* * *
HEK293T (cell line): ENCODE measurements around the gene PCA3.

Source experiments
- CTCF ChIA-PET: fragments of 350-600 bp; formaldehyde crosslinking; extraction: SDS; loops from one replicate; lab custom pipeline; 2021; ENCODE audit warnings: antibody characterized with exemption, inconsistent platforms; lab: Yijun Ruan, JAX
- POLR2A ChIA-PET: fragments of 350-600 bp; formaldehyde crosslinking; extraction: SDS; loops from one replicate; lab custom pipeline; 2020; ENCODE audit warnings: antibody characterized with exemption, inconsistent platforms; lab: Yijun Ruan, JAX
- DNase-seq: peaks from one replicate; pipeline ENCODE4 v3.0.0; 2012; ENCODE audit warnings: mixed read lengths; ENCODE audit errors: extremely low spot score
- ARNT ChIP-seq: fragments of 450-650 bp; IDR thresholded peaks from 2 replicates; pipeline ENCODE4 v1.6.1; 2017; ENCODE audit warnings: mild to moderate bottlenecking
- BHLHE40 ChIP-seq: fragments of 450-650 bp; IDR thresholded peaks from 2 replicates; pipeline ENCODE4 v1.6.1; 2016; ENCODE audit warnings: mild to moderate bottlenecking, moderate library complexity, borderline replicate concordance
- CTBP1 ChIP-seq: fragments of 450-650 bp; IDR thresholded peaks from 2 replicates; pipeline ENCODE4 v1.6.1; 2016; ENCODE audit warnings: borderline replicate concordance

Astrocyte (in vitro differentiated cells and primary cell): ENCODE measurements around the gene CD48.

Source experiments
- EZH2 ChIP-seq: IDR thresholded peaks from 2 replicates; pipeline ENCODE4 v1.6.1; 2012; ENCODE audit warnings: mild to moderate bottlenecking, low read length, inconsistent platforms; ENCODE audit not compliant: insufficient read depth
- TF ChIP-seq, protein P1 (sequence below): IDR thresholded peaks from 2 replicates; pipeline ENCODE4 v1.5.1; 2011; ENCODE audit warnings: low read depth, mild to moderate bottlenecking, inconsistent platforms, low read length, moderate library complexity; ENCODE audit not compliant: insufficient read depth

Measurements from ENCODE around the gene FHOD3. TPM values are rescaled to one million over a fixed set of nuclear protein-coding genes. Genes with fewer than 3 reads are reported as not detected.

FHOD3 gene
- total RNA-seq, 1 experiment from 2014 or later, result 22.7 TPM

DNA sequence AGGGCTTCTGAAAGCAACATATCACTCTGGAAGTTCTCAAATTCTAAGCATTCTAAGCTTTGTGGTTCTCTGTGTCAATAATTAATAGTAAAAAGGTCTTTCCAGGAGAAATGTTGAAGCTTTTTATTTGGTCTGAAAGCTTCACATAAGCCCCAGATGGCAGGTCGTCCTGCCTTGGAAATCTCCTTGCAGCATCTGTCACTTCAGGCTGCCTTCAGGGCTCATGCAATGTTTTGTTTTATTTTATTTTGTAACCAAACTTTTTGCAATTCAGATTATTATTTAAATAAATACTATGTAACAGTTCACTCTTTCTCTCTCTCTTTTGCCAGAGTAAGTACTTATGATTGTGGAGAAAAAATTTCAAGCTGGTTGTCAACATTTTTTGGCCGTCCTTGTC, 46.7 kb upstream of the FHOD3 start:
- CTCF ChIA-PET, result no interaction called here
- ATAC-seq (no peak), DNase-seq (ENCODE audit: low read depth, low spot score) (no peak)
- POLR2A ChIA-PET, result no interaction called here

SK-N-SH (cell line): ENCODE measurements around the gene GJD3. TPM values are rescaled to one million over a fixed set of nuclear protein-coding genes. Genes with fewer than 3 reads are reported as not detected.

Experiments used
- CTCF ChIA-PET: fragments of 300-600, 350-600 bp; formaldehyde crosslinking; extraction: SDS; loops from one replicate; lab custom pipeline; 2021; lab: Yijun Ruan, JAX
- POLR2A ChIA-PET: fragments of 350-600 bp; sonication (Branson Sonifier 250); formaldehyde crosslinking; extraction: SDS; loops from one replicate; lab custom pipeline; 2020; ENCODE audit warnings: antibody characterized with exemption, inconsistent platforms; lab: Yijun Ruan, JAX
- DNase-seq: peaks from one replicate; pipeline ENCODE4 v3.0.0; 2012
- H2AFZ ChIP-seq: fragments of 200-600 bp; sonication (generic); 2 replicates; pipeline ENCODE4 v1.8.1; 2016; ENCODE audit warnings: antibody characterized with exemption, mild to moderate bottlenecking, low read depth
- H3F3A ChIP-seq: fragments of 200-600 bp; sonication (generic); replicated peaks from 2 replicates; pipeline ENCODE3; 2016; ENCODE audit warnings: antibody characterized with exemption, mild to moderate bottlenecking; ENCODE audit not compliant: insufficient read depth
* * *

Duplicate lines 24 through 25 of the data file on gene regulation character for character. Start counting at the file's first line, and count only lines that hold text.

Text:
- DNase-seq: peaks from one replicate; pipeline ENCODE4 v3.0.0; 2012
- H2AFZ ChIP-seq: fragments of 200-600 bp; sonication (generic); 2 replicates; pipeline ENCODE4 v1.8.1; 2016; ENCODE audit warnings: antibody characterized with exemption, mild to moderate bottlenecking, low read depth